Two women at the same event wearing the same outfit is a disaster. But two women at the same event singing the same song is a party. And two women at the same event talking about Doris from Fame is a friendship for life. Fill yourself with words, choruses, and heroes, like you're supposed to fill your wardrobe with shoes, brooches, and belts.
Beautiful songs could sometimes take a person out of themselves and carry them away to a place of magic. But when Jill sang, it was not about the song, really. She could sing the phone book. She could sing a shopping list. Whatever she sang, whatever the words or the tune, it was so beautiful, so achingly lovely, that no one could listen and be untouched.
I have rooted myself into this quiet place where I don’t need much to get by. I need my visions. I need my books. I need new thoughts and lessons, from older souls, bars, whisky, libraries; different ones in different towns. I need my music. I need my songs. I need the safety of somewhere to rest my head at night, when my eyes get heavy. And I need space. Lots of space. To run, and sing, and change around in any way I please—outer or inner—and I need to love. I need the space to love ideas and thoughts; creations and people—anywhere I can find—and I need the peace of mind to understand it.
I'm a peasantI'm the muzhikA pest you're destined to play the musicAnd yes it's pleasant to say it's beauty I'mIndebted to rest respecting it truly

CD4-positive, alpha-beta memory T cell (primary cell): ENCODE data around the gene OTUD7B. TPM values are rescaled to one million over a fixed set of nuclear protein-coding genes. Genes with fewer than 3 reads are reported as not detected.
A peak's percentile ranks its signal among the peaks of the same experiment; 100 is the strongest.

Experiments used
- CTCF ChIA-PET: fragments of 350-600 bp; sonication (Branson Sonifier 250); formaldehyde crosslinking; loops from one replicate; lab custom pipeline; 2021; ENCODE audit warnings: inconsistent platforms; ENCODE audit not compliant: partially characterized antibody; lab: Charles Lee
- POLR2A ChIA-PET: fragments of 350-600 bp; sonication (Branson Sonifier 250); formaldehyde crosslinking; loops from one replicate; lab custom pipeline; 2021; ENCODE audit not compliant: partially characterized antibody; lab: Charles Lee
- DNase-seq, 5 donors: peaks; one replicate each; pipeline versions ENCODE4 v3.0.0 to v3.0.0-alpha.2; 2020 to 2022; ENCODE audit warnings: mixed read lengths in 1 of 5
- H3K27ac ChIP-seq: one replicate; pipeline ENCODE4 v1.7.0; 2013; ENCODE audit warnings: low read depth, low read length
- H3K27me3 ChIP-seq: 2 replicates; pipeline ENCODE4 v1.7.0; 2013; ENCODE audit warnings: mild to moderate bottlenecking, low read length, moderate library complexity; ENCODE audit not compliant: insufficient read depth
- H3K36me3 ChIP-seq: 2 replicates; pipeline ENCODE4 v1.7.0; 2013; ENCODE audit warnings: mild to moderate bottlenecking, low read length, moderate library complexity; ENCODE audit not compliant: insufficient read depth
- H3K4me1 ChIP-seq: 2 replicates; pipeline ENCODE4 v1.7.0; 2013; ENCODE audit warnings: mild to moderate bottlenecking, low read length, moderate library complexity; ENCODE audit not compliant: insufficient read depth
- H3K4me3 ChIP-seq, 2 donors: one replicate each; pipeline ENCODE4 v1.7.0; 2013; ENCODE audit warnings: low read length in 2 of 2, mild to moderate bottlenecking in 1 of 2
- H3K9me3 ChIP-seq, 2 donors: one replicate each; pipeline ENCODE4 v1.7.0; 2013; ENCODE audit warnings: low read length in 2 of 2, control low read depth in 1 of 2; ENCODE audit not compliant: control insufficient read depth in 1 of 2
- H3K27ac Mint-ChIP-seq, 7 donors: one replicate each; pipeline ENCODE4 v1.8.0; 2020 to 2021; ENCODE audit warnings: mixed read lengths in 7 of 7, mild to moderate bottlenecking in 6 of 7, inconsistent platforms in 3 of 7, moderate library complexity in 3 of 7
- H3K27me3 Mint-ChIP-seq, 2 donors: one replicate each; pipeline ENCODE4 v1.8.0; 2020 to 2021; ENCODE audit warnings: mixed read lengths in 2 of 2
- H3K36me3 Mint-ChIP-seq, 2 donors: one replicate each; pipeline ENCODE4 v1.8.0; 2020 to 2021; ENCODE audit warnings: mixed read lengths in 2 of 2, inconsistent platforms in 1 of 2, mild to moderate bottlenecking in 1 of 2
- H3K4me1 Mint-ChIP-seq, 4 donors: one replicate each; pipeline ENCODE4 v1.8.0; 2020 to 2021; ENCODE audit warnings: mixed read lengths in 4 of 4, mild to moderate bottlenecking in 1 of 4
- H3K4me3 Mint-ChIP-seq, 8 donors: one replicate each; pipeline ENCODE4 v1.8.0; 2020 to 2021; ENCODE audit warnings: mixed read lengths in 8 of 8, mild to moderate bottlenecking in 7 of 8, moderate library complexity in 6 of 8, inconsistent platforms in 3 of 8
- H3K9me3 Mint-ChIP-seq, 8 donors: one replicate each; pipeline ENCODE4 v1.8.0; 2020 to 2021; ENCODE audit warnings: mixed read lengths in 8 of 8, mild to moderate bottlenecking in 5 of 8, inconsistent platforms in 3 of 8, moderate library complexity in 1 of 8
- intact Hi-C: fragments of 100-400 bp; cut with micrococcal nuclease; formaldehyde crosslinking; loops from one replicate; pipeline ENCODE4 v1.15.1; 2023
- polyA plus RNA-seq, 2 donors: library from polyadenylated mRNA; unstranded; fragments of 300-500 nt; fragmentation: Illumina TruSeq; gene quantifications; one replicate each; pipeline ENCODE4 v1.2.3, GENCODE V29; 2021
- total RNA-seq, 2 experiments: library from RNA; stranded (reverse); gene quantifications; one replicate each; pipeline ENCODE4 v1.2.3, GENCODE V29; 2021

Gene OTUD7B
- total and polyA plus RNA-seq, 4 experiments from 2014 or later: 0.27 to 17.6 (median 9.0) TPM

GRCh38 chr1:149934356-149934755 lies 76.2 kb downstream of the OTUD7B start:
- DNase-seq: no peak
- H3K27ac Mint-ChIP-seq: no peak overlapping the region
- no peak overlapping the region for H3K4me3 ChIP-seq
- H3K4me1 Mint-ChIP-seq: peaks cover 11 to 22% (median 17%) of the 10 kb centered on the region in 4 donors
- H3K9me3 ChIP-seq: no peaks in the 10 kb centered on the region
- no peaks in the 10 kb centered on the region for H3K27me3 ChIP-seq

I made spasmodic efforts to work, assuring myself that once I began working I would forget her. The difficulty was in beginning. There was a feeling of weakness, a sort of powerlessness now, as though I were about to be ill but was never quite ill enough, as though I were about to come down with something I did not quite come down with. It seemed to me that for the first time in my life I had been in love, and had lost, because of the grudgingness of my heart, the possibility of having what, too late, I now thought I wanted. What was it that all my life I had so carefully guarded myself against? What was it that I had felt so threatened me? My suffering, which seemed to me to be a strict consequence of having guarded myself so long, appeared to me as a kind of punishment, and this moment, which I was now enduring, as something which had been delayed for half a lifetime. I was experincing, apparently, an obscure crisis of some kind. My world acquired a tendency to crumble as easily as a soda cracker. I found myself horribly susceptible to small animals, ribbons in the hair of little girls, songs played late at night over lonely radios. It became particularly dangerous for me to go near movies in which crippled girls were healed by the unselfish love of impoverished bellhops. I had become excessively tender to all the more obvious evidences of the frailness of existence; I was capable of dissolving at the least kind word, and self-pity, in inexhaustible doses, lay close to my outraged surface. I moved painfully, an ambulatory case, mysteriously injured.
After a while Luce curled up with her head leaning on a rock, wondering why she wasn't consumed with despair. Instead she felt an inexplicable sense of peace. She was cradled in music. The rocks around her chanted like slow, growling bells, and each curl of the water stroked her fins with silky notes. She'd been so afraid of leaving her tribe, but she understood that she never would have heard the music resonating out of every crook of the world if she hadn't taken so many risks. She'd opened her heart to the music of solitude, and it had come to her.